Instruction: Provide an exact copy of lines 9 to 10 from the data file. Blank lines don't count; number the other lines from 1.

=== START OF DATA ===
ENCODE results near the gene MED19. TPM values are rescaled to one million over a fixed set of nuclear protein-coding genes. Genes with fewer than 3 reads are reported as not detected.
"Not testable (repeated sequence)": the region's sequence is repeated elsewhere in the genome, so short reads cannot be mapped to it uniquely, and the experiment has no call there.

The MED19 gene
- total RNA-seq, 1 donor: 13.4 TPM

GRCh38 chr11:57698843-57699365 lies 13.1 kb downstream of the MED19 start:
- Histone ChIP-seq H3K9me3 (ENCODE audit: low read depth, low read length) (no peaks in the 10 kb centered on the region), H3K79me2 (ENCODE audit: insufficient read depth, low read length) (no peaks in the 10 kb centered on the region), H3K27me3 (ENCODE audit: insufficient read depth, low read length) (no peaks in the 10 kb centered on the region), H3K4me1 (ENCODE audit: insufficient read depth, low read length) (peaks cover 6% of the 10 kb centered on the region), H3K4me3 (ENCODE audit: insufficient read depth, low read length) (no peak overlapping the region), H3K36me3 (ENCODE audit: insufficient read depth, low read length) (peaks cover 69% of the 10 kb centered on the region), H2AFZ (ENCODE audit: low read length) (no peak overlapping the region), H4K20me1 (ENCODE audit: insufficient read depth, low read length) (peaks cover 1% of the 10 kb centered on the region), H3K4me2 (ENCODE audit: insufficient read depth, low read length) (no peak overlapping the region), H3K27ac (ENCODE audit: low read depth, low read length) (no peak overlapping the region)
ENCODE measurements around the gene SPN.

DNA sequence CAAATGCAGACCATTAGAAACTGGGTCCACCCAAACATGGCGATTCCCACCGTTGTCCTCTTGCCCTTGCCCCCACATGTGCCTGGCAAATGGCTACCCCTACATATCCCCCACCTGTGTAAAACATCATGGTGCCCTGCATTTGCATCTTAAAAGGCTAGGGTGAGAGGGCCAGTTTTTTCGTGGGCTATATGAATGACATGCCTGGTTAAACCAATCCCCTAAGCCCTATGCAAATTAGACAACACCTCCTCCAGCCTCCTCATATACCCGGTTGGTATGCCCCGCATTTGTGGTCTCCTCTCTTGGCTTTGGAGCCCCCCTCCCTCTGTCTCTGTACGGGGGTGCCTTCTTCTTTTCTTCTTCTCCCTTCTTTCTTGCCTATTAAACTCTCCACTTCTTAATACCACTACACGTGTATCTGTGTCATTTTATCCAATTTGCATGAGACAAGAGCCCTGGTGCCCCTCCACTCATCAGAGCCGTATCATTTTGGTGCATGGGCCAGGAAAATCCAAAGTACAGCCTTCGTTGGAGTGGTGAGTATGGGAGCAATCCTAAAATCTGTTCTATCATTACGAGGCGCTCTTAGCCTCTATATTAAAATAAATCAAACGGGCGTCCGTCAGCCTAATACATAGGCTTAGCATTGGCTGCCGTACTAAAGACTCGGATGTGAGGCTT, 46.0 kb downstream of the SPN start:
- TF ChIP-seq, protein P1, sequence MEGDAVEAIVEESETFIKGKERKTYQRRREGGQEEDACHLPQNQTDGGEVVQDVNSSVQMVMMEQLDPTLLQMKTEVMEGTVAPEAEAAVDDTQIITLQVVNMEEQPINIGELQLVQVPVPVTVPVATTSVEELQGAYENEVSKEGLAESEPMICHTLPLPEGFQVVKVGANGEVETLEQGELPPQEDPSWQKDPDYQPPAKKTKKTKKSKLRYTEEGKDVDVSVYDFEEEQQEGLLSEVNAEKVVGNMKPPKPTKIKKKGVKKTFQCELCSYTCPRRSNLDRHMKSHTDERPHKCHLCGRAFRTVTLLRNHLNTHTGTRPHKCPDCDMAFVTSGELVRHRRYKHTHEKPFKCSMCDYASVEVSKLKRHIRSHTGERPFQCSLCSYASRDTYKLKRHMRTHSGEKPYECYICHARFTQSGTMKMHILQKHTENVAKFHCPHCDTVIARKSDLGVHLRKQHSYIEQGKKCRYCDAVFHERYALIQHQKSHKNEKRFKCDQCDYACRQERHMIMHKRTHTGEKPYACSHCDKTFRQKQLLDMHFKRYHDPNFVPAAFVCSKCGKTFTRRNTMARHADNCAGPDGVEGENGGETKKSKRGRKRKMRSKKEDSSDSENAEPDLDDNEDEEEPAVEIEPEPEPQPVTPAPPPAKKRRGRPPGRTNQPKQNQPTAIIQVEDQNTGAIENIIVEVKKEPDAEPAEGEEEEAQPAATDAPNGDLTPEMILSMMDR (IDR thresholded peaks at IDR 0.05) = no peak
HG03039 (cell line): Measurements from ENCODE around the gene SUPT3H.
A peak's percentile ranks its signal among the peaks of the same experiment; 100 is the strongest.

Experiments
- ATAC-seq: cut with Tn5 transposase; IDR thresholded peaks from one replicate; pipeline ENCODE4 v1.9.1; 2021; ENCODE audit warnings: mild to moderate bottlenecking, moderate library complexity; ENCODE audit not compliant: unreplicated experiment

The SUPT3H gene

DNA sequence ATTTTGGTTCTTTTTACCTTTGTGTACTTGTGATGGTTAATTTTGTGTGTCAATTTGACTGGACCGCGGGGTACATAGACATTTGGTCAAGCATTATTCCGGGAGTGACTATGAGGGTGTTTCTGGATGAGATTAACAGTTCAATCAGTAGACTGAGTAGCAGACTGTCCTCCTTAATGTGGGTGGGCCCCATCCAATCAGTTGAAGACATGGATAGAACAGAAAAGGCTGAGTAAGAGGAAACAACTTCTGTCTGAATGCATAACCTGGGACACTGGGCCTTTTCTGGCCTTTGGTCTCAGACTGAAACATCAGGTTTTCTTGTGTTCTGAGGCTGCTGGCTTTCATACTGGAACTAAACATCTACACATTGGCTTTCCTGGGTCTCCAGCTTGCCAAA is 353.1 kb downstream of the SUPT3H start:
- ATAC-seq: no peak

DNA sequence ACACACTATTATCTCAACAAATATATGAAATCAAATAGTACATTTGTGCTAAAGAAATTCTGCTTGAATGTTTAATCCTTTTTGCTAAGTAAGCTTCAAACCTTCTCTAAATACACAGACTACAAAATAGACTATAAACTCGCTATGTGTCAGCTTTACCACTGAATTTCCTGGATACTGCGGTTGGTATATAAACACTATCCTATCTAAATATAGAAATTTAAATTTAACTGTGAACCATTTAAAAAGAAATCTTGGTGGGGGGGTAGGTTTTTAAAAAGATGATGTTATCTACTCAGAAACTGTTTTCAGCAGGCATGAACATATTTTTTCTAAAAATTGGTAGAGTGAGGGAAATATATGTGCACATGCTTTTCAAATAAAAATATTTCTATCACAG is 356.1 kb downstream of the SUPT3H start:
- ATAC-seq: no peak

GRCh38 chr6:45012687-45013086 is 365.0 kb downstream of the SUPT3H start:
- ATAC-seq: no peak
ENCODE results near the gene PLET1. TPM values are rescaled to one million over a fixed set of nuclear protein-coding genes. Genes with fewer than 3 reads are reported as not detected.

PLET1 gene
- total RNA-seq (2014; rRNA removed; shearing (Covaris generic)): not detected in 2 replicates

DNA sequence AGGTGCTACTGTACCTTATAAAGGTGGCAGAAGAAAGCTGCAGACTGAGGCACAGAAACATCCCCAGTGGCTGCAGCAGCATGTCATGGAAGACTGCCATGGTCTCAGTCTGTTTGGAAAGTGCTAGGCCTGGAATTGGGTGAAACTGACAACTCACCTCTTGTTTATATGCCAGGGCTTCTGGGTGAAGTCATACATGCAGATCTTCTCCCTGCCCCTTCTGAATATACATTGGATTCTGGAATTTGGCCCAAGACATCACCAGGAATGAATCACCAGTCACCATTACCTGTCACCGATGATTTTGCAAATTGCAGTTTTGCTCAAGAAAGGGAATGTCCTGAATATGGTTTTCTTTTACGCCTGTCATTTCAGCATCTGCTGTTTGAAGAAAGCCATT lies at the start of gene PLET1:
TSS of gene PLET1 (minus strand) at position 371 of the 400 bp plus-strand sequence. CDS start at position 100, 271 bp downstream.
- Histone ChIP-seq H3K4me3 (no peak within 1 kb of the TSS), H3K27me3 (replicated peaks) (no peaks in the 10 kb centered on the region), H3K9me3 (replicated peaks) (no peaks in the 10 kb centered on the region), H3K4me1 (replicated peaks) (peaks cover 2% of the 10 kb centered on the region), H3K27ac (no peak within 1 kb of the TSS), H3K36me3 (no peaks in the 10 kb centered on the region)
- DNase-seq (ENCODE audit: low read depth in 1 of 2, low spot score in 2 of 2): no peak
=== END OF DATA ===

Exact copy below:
- TF ChIP-seq, protein P1, sequence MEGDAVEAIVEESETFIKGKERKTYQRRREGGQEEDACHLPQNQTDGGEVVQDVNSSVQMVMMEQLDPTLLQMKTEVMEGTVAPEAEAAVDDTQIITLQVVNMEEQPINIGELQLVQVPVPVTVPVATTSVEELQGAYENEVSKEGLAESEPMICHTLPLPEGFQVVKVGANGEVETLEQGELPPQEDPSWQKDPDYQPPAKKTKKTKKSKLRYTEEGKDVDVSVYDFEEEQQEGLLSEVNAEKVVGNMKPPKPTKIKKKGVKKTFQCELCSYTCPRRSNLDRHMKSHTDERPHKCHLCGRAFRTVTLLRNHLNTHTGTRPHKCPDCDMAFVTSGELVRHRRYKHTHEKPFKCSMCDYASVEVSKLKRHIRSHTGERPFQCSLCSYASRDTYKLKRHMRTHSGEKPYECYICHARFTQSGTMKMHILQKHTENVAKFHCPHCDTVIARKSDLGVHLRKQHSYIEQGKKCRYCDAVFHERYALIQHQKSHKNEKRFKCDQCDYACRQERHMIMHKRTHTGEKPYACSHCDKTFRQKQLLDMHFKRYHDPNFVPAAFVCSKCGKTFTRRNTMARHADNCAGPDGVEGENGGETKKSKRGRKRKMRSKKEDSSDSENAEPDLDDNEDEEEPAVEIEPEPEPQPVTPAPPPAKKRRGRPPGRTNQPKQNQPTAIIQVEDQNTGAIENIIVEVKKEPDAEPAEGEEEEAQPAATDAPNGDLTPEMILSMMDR (IDR thresholded peaks at IDR 0.05) = no peak
HG03039 (cell line): Measurements from ENCODE around the gene SUPT3H.